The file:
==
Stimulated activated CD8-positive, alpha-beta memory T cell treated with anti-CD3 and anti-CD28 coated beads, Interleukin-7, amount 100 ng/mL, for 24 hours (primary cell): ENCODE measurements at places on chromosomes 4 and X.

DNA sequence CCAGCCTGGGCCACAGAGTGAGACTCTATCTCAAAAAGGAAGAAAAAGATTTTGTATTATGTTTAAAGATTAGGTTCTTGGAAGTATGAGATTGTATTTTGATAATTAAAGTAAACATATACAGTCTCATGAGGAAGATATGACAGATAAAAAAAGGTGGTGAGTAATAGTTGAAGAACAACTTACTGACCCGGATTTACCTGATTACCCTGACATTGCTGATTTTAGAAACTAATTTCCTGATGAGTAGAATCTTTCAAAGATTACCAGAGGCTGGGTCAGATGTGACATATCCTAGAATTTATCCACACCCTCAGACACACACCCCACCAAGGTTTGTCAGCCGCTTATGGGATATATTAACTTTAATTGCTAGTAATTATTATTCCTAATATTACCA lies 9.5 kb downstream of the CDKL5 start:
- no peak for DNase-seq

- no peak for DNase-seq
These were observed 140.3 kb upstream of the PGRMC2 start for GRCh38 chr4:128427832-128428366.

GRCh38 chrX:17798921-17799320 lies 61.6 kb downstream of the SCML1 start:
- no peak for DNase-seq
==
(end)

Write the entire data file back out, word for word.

Stimulated activated CD8-positive, alpha-beta memory T cell treated with anti-CD3 and anti-CD28 coated beads, Interleukin-7, amount 100 ng/mL, for 24 hours (primary cell): ENCODE measurements at places on chromosomes 4 and X.

DNA sequence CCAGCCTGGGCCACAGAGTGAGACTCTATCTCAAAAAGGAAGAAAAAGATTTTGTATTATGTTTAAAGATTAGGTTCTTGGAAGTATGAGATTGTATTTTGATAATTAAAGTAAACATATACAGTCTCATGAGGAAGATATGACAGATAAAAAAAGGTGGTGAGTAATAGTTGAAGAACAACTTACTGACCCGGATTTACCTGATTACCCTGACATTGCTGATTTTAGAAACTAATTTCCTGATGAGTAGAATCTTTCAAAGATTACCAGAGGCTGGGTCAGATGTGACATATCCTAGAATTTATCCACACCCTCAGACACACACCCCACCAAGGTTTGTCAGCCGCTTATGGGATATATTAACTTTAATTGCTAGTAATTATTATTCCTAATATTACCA lies 9.5 kb downstream of the CDKL5 start:
- no peak for DNase-seq

- no peak for DNase-seq
These were observed 140.3 kb upstream of the PGRMC2 start for GRCh38 chr4:128427832-128428366.

GRCh38 chrX:17798921-17799320 lies 61.6 kb downstream of the SCML1 start:
- no peak for DNase-seq